There’s a whole section of Snopes.com devoted to Cokelore—claims about Coca-Cola although most are applicable to other soft drinks. Some are urban legends—no one ever died from combining Pop Rocks and a carbonated beverage, and New Coke was not a clever marketing ploy—while some are true—Coca-Cola’s original formula did include cocaine—and some are kind of mixed. Some Chinese transliterations of Coca-Cola really do translate as “bite the wax tadpole”, although they were created by shopkeepers and not the company.
And then there’s the “science experiment” that supposedly teachers all over the United States, and perhaps even all over the world, have performed where they put a nail, penny, or human tooth (where they get one is never explained) in a bottle of Coke and it dissolves overnight. I’m convinced this one’s an urban legend for three reasons: first, I’ve never met anyone who had a teacher who actually performed this experiment, second, kids can wisely assume that the teacher fished out the foreign item overnight, and, third, I can think of at least three kids I went to school with who, even if they believed a nail, penny, or human tooth was dissolved in a Coke would still drink it, but that’s another story.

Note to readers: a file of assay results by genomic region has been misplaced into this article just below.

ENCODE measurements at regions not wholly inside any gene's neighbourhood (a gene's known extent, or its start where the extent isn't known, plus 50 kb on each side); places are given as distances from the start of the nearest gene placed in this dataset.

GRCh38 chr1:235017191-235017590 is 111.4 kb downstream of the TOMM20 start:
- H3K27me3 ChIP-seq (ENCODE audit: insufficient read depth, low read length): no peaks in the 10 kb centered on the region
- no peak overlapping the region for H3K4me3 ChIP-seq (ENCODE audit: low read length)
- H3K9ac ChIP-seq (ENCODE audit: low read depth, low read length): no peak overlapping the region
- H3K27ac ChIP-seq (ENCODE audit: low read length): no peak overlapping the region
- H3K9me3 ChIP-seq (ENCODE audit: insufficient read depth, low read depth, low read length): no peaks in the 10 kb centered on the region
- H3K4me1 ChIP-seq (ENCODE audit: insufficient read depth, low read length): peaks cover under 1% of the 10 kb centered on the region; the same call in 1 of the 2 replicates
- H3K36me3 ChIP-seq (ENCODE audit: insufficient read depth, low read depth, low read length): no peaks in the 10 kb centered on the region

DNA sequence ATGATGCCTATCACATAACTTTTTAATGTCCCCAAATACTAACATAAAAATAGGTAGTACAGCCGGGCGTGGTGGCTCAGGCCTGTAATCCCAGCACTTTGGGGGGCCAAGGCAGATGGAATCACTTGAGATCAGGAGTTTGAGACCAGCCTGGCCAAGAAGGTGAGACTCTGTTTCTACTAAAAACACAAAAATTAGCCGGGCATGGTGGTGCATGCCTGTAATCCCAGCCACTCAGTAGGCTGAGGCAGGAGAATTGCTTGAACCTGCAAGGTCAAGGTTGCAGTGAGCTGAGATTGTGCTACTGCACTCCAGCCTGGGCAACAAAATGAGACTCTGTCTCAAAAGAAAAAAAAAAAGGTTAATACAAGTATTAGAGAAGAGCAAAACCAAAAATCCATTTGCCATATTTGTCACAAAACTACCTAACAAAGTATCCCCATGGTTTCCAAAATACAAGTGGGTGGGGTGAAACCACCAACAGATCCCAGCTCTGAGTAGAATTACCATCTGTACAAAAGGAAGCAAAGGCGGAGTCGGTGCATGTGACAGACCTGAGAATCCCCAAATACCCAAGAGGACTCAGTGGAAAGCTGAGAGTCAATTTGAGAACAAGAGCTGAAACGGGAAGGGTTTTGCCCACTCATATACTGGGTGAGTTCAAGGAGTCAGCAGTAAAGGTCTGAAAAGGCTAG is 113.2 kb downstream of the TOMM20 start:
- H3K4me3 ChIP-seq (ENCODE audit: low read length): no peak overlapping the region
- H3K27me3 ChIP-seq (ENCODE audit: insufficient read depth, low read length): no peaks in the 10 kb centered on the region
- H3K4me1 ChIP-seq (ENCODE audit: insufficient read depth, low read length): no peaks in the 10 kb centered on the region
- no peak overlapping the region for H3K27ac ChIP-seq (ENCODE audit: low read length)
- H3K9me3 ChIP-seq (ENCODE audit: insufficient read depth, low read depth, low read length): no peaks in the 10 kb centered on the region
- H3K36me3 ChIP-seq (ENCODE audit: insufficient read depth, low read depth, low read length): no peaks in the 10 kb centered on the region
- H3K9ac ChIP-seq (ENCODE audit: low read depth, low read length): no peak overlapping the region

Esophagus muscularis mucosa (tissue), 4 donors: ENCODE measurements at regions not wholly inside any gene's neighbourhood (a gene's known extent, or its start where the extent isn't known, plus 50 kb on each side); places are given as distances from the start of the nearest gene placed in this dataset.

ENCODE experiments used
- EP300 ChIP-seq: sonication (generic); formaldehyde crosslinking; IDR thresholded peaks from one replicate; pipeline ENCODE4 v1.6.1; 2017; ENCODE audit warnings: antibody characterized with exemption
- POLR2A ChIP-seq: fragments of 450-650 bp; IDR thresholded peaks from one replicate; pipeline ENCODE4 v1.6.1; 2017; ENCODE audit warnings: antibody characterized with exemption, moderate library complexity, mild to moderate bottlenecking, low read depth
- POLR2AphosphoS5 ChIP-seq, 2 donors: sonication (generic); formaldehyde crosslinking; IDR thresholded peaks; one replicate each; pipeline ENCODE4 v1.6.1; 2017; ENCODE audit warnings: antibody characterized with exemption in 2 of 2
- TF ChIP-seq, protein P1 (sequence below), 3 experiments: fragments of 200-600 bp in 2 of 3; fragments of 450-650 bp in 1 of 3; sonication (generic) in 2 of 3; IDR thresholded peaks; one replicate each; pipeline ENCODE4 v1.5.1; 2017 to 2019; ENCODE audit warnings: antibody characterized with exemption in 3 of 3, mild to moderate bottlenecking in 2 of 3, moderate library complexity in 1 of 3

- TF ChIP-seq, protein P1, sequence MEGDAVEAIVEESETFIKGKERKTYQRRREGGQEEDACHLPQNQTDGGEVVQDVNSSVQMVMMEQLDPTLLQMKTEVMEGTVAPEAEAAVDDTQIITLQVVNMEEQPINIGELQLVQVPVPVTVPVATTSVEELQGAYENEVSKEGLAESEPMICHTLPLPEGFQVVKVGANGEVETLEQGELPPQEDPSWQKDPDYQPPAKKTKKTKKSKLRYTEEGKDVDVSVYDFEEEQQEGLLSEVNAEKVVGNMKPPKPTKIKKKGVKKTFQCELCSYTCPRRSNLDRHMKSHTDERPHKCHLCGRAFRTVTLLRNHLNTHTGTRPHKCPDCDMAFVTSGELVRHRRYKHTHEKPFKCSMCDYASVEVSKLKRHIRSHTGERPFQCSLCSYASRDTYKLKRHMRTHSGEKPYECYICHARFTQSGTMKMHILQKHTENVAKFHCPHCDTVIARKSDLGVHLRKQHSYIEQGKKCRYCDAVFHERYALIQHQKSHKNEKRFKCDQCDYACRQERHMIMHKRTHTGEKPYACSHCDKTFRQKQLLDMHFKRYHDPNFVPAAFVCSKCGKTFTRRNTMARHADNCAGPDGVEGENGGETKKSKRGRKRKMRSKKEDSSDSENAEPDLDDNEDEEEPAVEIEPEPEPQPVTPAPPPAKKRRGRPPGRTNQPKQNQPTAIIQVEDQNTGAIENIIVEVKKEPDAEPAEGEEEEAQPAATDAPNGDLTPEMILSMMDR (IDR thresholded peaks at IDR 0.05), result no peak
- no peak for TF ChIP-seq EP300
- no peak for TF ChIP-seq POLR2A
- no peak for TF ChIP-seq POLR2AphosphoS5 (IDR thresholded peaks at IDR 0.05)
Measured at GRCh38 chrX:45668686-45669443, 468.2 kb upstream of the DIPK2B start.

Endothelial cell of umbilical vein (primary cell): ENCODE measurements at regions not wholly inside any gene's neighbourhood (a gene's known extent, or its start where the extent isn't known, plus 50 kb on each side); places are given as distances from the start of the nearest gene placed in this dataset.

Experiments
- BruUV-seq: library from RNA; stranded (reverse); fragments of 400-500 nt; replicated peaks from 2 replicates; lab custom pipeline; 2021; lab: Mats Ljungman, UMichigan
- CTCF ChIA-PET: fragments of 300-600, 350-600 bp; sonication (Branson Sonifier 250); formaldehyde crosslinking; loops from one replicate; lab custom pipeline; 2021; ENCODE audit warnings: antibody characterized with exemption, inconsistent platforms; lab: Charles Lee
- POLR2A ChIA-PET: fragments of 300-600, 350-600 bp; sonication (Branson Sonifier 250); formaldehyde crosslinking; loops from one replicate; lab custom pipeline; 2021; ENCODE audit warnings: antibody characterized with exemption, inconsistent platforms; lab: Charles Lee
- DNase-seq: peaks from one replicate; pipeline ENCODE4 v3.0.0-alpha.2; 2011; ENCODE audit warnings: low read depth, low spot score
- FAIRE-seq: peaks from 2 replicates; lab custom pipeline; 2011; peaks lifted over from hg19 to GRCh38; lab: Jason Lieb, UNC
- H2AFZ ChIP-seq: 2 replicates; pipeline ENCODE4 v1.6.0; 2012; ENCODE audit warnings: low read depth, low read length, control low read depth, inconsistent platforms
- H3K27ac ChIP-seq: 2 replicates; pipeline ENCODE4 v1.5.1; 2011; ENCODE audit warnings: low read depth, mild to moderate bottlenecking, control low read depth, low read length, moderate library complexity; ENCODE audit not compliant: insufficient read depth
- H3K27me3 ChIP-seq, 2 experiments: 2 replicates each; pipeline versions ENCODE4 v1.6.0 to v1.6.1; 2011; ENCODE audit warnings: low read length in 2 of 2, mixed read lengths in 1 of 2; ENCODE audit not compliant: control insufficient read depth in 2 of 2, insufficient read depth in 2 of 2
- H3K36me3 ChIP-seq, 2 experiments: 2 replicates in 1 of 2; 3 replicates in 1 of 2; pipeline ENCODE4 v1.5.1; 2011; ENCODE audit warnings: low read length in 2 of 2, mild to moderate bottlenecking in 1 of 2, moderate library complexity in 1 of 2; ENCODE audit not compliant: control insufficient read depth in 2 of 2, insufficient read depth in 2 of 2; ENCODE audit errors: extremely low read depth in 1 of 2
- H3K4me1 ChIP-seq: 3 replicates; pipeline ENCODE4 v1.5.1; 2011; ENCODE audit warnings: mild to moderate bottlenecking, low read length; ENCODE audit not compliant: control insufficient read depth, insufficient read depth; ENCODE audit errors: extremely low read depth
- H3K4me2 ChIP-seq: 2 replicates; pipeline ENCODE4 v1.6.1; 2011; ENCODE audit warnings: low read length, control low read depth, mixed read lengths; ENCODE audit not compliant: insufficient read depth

Anyway there’s this new gaffe which is absolutely true: trying to sell Coca-Cola in New Zealand the company has said to the Maori, “Hello, Death”. This is from The Guardian:
Coca-Cola’s attempts to combine te reo Māori and English has backfired badly, with the company inadvertently writing “Hello, Death” on a vending machine in New Zealand stocked full of the drink.
Well, it could be worse. Supposedly—and this may or may not be an urban legend—in some countries Pepsi’s ad campaigns promised to bring your ancestors back from the dead.
If you recognized the Rocky Horror Picture Show reference hidden in this post give yourself five bonus points. If you didn’t recognize the Rocky Horror Picture Show reference hidden in this post give yourself ten bonus points.